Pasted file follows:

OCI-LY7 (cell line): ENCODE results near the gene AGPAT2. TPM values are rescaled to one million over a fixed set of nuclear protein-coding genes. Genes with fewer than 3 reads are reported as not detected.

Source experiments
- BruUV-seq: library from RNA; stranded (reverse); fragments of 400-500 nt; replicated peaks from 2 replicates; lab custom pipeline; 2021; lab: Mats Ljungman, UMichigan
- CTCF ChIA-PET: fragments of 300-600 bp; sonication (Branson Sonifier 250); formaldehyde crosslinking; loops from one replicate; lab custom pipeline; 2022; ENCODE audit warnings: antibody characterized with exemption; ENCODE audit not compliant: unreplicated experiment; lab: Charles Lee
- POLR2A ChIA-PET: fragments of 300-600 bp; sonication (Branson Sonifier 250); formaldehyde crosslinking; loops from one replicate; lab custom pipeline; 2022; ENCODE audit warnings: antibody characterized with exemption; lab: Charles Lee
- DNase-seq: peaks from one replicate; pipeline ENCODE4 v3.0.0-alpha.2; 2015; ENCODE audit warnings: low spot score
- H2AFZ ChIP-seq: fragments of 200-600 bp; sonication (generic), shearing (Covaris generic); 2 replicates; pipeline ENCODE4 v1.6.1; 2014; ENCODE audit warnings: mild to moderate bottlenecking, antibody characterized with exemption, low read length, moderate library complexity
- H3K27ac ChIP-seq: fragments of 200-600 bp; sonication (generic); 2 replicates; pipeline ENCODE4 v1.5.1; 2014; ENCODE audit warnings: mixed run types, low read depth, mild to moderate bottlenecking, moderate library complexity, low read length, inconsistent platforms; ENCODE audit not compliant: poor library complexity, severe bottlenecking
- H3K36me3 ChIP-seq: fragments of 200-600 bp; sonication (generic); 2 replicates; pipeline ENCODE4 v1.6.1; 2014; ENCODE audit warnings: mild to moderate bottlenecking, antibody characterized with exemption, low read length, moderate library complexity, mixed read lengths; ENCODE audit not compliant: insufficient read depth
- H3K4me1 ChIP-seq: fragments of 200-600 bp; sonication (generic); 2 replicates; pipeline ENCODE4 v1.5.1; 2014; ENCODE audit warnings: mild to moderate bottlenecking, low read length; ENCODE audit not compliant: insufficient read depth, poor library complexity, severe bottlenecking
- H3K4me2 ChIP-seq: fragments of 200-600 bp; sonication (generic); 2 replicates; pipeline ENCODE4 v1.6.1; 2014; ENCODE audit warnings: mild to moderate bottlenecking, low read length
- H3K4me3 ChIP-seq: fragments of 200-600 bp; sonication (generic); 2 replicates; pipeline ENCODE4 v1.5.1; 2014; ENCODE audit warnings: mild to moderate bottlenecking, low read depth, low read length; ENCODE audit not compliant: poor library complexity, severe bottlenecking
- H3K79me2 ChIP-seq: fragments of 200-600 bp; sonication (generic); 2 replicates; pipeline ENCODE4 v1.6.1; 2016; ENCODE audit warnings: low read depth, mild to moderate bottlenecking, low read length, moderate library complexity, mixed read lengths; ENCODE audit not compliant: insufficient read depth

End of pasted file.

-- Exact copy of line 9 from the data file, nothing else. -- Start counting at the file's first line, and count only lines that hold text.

- H3K36me3 ChIP-seq: fragments of 200-600 bp; sonication (generic); 2 replicates; pipeline ENCODE4 v1.6.1; 2014; ENCODE audit warnings: mild to moderate bottlenecking, antibody characterized with exemption, low read length, moderate library complexity, mixed read lengths; ENCODE audit not compliant: insufficient read depth